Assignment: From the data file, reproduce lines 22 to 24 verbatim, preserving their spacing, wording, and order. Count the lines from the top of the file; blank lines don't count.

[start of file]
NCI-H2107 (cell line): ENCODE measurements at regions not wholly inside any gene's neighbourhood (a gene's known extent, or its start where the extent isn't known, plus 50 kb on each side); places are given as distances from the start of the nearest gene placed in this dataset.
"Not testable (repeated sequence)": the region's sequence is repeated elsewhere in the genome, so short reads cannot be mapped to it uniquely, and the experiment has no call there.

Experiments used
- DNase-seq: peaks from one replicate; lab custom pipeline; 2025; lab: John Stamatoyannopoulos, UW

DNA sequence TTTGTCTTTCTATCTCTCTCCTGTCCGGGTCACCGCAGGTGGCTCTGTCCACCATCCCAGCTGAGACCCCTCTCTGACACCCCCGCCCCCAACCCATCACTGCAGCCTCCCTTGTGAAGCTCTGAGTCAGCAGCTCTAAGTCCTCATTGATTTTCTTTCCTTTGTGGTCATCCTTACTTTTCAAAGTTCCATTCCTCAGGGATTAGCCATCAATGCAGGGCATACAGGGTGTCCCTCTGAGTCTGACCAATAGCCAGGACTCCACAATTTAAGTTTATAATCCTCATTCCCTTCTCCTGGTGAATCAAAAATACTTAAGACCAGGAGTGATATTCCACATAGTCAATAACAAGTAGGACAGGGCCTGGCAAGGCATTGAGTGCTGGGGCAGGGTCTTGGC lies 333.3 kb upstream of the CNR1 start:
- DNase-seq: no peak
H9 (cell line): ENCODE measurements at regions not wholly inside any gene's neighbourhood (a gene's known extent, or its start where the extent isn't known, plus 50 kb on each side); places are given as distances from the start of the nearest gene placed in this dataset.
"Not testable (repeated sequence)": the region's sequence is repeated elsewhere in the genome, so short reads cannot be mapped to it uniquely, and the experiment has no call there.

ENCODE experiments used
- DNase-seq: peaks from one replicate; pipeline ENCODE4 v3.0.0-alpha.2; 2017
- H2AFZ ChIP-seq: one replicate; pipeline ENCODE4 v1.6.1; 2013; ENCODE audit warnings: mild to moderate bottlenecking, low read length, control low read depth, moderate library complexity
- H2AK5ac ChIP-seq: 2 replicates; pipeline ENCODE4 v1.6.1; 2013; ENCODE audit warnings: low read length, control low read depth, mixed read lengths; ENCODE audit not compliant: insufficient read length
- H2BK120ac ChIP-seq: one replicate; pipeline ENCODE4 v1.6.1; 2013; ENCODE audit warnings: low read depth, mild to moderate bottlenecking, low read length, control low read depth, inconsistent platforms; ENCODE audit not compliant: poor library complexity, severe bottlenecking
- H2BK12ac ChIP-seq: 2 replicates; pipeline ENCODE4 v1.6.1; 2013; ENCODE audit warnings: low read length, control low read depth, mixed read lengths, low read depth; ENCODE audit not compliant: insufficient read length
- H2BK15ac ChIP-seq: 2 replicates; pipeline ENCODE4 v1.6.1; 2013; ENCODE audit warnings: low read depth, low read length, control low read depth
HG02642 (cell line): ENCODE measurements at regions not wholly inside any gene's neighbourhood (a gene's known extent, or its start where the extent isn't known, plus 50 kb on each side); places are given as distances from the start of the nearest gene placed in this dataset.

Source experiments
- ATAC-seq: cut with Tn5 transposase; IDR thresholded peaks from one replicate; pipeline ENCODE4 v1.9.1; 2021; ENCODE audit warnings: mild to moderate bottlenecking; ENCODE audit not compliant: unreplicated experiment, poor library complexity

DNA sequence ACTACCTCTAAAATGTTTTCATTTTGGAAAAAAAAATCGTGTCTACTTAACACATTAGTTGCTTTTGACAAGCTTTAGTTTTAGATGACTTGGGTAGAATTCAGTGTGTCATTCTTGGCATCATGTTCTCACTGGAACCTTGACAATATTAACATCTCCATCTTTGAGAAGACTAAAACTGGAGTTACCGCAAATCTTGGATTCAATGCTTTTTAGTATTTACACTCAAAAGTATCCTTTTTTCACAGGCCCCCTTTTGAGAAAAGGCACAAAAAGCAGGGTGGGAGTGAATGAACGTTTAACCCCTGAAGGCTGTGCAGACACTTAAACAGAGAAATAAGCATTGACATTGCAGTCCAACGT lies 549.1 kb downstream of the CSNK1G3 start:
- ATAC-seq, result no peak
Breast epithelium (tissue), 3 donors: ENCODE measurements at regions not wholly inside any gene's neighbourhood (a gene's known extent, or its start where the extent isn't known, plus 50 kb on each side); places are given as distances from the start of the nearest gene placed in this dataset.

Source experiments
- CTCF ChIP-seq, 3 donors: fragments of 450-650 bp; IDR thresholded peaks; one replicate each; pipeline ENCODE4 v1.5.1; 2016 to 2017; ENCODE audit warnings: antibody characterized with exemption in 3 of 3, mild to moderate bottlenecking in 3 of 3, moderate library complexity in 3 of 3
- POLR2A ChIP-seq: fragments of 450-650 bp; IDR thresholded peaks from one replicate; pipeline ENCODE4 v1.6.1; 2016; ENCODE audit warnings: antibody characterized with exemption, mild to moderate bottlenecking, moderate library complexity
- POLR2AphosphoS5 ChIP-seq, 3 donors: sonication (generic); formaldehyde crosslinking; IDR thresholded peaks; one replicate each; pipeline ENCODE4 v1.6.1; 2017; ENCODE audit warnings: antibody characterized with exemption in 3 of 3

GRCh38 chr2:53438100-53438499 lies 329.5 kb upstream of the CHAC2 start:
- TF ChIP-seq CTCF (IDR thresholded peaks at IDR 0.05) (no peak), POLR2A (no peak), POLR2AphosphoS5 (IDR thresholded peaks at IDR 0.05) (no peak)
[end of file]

Source experiments
- CTCF ChIP-seq, 3 donors: fragments of 450-650 bp; IDR thresholded peaks; one replicate each; pipeline ENCODE4 v1.5.1; 2016 to 2017; ENCODE audit warnings: antibody characterized with exemption in 3 of 3, mild to moderate bottlenecking in 3 of 3, moderate library complexity in 3 of 3
- POLR2A ChIP-seq: fragments of 450-650 bp; IDR thresholded peaks from one replicate; pipeline ENCODE4 v1.6.1; 2016; ENCODE audit warnings: antibody characterized with exemption, mild to moderate bottlenecking, moderate library complexity